In supervised learning, each example is a pair consisting of an input object (typically a vector) and a desired output value (also called the supervisory signal). A supervised learning algorithm analyzes the training data and produces an inferred function, which can be used for mapping new examples. An example of a supervised classification process is shown in Fig. 2.

To demonstrate the process, we consider an application to identify the unexpected parameter values in a laser cladding process (an outlier according to experimental settings) within all the parameter data that was generated during the process period. First, a machine learning researcher develops an algorithm together with a process designer that they believe will lead to successful learning.

Second, the algorithm is provided with a large collection of empirical process parameters in norm (top/down critical values), as well as, optionally, a list of parameters of the process that are known not to be out of range (outliers). The annotation indicating whether a process parameter is an outlier is known as the label. The algorithm processes these labeled parameters and stores a model.

Third, new and unlabeled parameter values are provided to the algorithm, and it uses the model to predict labels (in this case, norm or outlier) for each process parameter. If the learning is successful, then all or most of the predicted labels will be correct.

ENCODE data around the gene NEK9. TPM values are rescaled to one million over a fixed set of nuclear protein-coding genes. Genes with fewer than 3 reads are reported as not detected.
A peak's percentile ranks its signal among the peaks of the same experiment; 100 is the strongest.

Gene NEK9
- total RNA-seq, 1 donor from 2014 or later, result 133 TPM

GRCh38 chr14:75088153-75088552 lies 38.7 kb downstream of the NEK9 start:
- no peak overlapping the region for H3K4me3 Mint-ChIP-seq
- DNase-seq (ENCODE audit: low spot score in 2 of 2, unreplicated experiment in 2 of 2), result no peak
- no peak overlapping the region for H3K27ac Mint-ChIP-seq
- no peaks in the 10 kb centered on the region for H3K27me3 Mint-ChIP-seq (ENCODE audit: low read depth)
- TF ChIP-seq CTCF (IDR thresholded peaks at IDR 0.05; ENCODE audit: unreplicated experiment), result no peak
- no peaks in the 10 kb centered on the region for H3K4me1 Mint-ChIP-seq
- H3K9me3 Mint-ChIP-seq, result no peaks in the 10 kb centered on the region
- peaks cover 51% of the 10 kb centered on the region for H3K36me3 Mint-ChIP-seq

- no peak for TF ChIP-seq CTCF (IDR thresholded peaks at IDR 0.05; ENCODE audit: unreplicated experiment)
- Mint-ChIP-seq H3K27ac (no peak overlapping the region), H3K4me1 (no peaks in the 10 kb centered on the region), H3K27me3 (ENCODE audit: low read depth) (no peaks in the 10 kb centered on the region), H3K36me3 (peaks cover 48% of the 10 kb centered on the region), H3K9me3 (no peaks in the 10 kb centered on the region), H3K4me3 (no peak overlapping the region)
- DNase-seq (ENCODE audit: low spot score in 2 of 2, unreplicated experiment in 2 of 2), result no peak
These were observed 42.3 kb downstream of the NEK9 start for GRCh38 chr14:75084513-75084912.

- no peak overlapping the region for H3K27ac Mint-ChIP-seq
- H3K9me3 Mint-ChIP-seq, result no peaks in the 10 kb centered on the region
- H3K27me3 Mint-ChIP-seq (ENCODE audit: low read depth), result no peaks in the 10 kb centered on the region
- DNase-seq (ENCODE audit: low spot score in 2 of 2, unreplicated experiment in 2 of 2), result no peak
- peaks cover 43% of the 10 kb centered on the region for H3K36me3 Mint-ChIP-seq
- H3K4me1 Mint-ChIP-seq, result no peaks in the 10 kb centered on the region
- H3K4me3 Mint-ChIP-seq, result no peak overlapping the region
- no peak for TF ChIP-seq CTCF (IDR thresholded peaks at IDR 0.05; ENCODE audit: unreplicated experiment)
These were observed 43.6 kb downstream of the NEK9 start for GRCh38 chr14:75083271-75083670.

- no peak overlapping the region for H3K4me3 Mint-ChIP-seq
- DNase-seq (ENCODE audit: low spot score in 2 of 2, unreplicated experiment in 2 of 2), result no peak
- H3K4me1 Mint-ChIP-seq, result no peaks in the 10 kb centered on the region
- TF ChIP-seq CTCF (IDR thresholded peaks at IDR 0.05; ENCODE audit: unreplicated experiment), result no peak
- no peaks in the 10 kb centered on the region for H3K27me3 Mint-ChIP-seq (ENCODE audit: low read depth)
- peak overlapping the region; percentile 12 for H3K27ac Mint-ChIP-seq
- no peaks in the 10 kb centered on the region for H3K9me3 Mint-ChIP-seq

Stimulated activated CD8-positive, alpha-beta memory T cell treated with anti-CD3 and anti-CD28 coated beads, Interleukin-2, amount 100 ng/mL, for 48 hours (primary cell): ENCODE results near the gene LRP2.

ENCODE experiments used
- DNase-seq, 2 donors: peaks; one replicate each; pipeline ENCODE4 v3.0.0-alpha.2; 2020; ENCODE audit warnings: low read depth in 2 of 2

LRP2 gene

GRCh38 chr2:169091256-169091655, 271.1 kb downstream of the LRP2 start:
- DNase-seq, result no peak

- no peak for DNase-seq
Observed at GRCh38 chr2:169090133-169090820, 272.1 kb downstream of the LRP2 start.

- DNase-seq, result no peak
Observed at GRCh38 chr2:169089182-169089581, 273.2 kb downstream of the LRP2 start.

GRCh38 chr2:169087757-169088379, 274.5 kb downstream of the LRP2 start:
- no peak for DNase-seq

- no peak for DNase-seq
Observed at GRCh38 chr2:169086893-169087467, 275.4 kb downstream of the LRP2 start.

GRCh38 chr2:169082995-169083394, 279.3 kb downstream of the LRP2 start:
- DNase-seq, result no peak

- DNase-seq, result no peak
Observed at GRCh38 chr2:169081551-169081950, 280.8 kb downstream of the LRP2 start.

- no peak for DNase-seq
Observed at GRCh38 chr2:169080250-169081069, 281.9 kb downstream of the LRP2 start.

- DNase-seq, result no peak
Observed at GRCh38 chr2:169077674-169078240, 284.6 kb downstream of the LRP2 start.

Analysis process in interactive visualization

Process data include information about the temperature, environment, and power, logging up to several million thermal camera images, as well as image analysis results with more than 100,000 rows and more than 20 columns. The use of any data analysis tool requires the researcher to appropriately tune these parameters for a specific dataset to avoid arbitrary results in terms of the number of data clusters, size, or density.

Interactive visualization can spur process discovery and development of computational methods by facilitating this transformation. Existing process data and information visualization techniques have been adapted to create tools with easy-to-use interfaces that complement a whole range of computational methods, allowing easy interpretation of process parameters.

By combining the data from the laser-related technology installed on diverse machines and controlled by a monitoring system that includes sensors for power, temperature, log files, speed, and bus system signals, the system can reduce exposure to risk, collaboratively improve quality, and perform root-cause analysis faster and more accurately. Through a simple interface with a one-click, one-view concept, and a workflow-based architecture, the visualization method facilitates the linking of process data with image and video data (see Fig. 3).